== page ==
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Senate and federation honor the best in teaching, research

By Dave Jones on April 26, 2012 in University



Faculty Research Lecture

  • Michael Turelli

Distinguished Teaching Award: Undergraduate

  • Frances Dolan
  • Ari Kelman
  • David Osleger
  • Jay Stachowicz

Distinguished Teaching Award: Graduate and Professional

  • Richard Sexton
  • Richard Tucker

Distinguished Scholarly Public Service Award

  • Liz Applegate
  • John Largier
  • Mark J. Mannis
  • Robert K. Washino


Excellence in Teaching Award

  • Eric Mann
  • John Rundin

Excellence in Research Award

  • Wei Yao


AWARDS RECEPTION, for all of the recipients, Academic Senate and Academic Federation.

WHEN: Wednesday, May 2

  • 5:30 p.m. — Light refreshments and hors d’oeuvres
  • 6 — Welcome and awards presentation

WHERE: Ballroom A, Activities and Recreation Center

RSVP: People planning to attend are asked to make reservations by contacting Bryan Rodman, (530) 752-3920 or

Vice Provost Maureen Stanton elected to the American Academy of Arts and Sciences

More Laurels

By Dateline staff

They are “distinguished.” They are “excellent.” They are the recipients of 2012’s top teaching and research prizes from the Academic Senate and the Academic Federation.

The senate each year presents Distinguished Teaching Awards and Distinguished Scholarly Public Service Awards. The federation honors its members for Excellence in Teaching and Excellence in Research.

In addition, the senate has chosen Michael Turelli, Distinguished Professor in the Department of Evolution and Ecology, as the recipient of the 2012 Faculty Research Lecture Award —  the highest honor given by the Davis Division of the Academic Senate to its members. Look for a story on Turelli once a date has been announced for his lecture.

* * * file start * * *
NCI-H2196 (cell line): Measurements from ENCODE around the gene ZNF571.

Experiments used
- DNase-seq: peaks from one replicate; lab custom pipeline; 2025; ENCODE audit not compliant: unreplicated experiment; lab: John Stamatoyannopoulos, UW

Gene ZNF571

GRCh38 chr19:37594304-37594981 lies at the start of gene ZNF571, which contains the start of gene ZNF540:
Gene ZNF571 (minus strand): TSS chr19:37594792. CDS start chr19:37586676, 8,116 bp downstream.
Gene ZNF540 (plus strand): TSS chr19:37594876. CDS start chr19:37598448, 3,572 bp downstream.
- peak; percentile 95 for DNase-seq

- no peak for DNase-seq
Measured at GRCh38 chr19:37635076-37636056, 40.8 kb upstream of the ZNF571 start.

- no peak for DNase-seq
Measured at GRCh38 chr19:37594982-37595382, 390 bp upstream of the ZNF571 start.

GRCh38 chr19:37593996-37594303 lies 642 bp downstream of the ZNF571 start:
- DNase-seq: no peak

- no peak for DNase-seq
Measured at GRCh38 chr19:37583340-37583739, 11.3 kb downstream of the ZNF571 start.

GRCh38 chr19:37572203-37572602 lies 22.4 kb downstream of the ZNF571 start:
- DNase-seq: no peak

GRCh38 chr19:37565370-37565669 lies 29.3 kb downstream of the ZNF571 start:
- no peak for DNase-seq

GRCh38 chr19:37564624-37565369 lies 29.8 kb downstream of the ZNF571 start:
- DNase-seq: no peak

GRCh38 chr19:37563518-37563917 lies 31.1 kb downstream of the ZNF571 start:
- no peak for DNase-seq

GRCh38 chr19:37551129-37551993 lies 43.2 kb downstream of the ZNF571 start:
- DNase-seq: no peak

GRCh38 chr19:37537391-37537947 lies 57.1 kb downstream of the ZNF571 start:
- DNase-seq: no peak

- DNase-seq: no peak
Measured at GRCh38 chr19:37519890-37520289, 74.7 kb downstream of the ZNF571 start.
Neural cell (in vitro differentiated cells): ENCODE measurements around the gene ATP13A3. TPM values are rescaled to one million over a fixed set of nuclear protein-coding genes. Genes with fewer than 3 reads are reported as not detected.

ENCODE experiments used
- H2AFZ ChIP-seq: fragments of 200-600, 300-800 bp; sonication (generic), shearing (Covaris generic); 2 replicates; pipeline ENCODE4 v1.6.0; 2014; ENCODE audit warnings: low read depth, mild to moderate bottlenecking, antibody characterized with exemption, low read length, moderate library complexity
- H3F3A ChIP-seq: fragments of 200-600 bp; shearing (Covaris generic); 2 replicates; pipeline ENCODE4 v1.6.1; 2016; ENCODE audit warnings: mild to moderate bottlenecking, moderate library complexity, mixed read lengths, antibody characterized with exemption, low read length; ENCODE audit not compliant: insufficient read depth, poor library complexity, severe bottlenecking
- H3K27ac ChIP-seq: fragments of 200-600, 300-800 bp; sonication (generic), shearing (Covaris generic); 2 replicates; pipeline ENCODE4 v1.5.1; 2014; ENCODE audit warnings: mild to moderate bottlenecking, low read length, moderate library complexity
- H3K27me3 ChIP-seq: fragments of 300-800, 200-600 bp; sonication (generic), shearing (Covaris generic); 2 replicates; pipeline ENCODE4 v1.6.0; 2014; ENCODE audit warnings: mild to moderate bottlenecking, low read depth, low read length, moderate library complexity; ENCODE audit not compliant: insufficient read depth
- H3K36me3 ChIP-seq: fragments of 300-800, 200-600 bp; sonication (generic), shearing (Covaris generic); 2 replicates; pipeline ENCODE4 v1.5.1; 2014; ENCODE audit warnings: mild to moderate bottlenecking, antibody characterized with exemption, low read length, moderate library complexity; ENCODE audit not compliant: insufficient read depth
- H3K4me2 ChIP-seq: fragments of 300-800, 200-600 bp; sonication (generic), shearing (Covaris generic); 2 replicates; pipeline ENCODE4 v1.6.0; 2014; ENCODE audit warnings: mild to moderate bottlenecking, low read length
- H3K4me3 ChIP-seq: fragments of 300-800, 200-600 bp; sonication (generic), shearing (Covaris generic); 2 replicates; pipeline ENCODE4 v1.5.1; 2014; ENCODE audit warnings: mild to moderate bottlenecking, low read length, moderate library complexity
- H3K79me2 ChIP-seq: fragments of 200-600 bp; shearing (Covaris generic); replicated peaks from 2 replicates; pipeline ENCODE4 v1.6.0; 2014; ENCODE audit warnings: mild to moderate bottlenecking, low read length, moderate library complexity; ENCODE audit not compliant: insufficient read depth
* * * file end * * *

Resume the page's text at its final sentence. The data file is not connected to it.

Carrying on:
All of the recipients, Academic Senate and Academic Federation, have been invited to an awards reception on Wednesday (May 2). See box for details.

Here are the rest of the award recipients:


Distinguished Teaching Award: Undergraduate

• Frances Dolan, professor, Department of English — Teaching is central in her work and in her own scholarship. Describing her as a “dazzling lecturer” and mentor for students, English professor Margaret Ferguson said: “Whether teaching a course of 200 or mentoring a single MURALS (Mentorships for Undergraduate Research in Agriculture, Letters and Science) student, Fran pays extraordinary attention to the details of pedagogy; she is interested not only in introducing students to new texts, genres and critical questions, but also in strengthening their ability to read closely and to ask big questions of what they read.”

Ari Kelman, associate professor, Department of History — He shines at the front of a lecture hall in a way that few others do, said David Biale, professor and chair, Department of History. “Working largely without notes, responding frequently to student questions without losing the thread of his own thought, he proceeds through a lecture, crafting a clear narrative and analysis as he goes along.” He added: “While he sometimes ventures into theater — his lecture on the caning of Sen. Charles Sumner is legendary — students appreciate his lectures most for their combination of sophistication and accessibility.”